Saddened by the ousting of his beloved Tigers from the baseball playoffs, our own Paul Jacobs draws some sports analogies to the ebb and flow of business.
On the morning after the Tigers' awful, exciting, and depressing defeat in their playoff game of the ages against the Minnesota Twins (who deserved to win, by the way), I was inundated with emails from friends around the country. Folks in Chicago empathized that now we know what it's like to be a Cubs fan. Our Twin Cities colleagues did a great job hiding their glee, and we appreciate their discreet thoughts (damn them). The rest of our friends around the country simply expressed sorrow due to the fact that the Tigers choked gallantly in front of the world, and on the day after, we still get to live in the Motor City.
And with that in mind, here are a few lessons from the Detroit Tigers' 2009 baseball season that applies to all of us, whether you root for the Yankees or could care less about baseball:
1. Every game counts. Losses in April mean as much as losses in September. While the Tigers did well early in the season, they coasted in September, and it cost them a division championship. The way we approach our jobs every day matters more than ever. No matter our business, it's all about performance, especially in this economy. You've got to bring it every day.
2. Team matters. Earlier this year, we attended a seminar led by noted business consultant Ram Charan, along with 100 other CEOs. He talked at length about the challenges the economy poses for business, but his approach was that it's an opportunity to a) evaluate weaker employees who may not be contributing, and b) hire great ones that you've always wanted to have on staff. His point is the strongest team from the receptionist to the CEO will win in this environment, and any weak links will be exposed. That's a tough message for many radio companies, but it's an essential lesson in this environment. Against the Twins, all of the Tigers' weak links were exposed.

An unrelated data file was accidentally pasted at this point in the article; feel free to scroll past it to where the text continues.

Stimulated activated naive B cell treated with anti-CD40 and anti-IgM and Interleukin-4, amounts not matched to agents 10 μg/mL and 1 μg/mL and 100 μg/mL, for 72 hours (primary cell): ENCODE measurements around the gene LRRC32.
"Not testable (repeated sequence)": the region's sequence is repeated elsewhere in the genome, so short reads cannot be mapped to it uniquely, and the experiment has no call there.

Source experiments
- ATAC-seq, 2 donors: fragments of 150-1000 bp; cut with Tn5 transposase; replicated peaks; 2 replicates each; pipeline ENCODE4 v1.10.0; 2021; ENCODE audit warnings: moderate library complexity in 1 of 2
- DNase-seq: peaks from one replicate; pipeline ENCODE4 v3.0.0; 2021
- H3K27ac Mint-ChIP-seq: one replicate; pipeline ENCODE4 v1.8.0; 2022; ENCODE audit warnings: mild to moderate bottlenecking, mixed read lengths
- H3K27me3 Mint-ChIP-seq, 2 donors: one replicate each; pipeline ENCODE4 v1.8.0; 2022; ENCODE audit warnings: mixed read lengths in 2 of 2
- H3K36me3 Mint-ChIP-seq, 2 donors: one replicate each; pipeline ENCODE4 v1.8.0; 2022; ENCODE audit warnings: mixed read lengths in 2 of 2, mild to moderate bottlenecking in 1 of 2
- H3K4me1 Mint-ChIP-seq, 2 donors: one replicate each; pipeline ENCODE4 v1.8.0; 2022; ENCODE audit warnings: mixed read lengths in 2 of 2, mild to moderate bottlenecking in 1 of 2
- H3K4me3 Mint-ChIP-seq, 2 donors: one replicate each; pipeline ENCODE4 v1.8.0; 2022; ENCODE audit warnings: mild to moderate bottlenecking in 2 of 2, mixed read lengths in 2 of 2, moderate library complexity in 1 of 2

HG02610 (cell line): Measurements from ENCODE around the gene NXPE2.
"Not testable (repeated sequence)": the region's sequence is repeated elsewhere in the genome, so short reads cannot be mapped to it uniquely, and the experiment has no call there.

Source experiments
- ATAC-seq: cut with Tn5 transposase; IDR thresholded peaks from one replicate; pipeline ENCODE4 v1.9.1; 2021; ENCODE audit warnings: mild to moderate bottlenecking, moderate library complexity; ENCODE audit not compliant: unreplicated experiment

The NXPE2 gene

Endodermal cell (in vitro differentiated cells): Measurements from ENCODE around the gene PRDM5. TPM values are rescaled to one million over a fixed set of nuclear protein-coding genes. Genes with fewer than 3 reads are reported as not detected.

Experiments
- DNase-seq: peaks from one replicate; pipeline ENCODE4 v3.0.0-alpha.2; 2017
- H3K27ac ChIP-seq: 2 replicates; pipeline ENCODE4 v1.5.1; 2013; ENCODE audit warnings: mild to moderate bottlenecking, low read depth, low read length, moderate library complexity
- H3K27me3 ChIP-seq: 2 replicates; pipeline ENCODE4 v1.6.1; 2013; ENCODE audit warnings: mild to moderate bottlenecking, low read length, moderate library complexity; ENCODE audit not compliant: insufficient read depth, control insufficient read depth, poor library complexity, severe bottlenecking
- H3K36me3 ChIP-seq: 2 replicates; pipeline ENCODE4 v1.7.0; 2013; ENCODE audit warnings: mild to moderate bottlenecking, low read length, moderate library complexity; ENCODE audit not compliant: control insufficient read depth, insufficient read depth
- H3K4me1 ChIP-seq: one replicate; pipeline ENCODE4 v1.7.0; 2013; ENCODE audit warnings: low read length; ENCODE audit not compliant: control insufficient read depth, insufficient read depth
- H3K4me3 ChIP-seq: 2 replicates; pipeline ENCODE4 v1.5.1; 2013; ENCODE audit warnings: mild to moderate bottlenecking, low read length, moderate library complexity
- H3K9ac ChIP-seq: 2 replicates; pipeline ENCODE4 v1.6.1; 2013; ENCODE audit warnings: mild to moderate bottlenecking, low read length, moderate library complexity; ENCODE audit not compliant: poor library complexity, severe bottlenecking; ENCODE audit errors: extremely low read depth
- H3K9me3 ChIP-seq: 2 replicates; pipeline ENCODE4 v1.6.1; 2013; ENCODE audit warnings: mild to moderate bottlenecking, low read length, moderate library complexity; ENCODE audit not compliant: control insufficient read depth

3. Leadership is everything. The Tigers are an average team with several flaws. But somehow, manager Jim Leyland was able to overcome the loss of three of his five starters in spring training, problems at the #3 and #5 spots in his batting order due to injury or poor performance, and other speed bumps that happened along the way. Yet somehow, he was able to get his team to execute the basics, and excel when necessary in order to stay in first place from mid-May until the last day of the season. How did he do it? He's not only a great communicator and can read the mood of his team, but he has their respect. He takes a bullet for the team in the press, and never publicly calls out his players. There's no doubt that this team, that was picked for last place by virtually every pundit at the beginning of the season, succeeded because of great management. You're only as good as the person at the top of the flow chart.
4. Don't sit on your lead or let it get to your head. How many times have stations pulled a great book or two, and actually started to believe their greatness - only to have a competitor eat them alive during the next phase or month? The Tigers got a little cocky, even in the last few days of the season, and didn't play with that intensity that keeps you on top and hungry. Stations, managers, and programmers often make that same mistake. When you're winning, don't put it in cruise control. Build on your lead, stomp on your competitors' throats, and realize that it's a marathon and not a sprint.
5. Don't go drinking the night before the game. OK, nobody's perfect, but what happened to Miguel Cabrera can happen to any big-name talent in sales or programming - and often does. The Tigers knew that their star player had a problem, and it appears that they may not have addressed it forcefully enough. And it came back to bite them the last weekend of the season. Did Cabrera cost them the championship? It's hard to tell, but if the Tigers had dealt with the problem when it first arose, maybe it wouldn't have harmed their chances at crunch time on the last weekend of the season.
So what are the lessons we can learn from the Tigers' tough loss? Bring it every day. You're only as strong as your weakest player, keep your foot on the gas, and you should critically look at your team to make sure you've got the right players in the right places to deal with an ever-changing business climate.